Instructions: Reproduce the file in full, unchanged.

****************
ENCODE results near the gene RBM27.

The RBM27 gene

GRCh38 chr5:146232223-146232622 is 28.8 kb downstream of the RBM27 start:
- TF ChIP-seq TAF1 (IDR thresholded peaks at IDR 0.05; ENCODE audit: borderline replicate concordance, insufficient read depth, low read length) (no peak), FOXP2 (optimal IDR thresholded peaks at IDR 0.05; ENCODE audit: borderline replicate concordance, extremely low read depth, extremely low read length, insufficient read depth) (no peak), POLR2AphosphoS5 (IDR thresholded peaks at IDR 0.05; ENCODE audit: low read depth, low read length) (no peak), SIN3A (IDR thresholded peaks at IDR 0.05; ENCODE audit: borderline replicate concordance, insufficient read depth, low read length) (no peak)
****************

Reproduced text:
ENCODE results near the gene RBM27.

The RBM27 gene

GRCh38 chr5:146232223-146232622 is 28.8 kb downstream of the RBM27 start:
- TF ChIP-seq TAF1 (IDR thresholded peaks at IDR 0.05; ENCODE audit: borderline replicate concordance, insufficient read depth, low read length) (no peak), FOXP2 (optimal IDR thresholded peaks at IDR 0.05; ENCODE audit: borderline replicate concordance, extremely low read depth, extremely low read length, insufficient read depth) (no peak), POLR2AphosphoS5 (IDR thresholded peaks at IDR 0.05; ENCODE audit: low read depth, low read length) (no peak), SIN3A (IDR thresholded peaks at IDR 0.05; ENCODE audit: borderline replicate concordance, insufficient read depth, low read length) (no peak)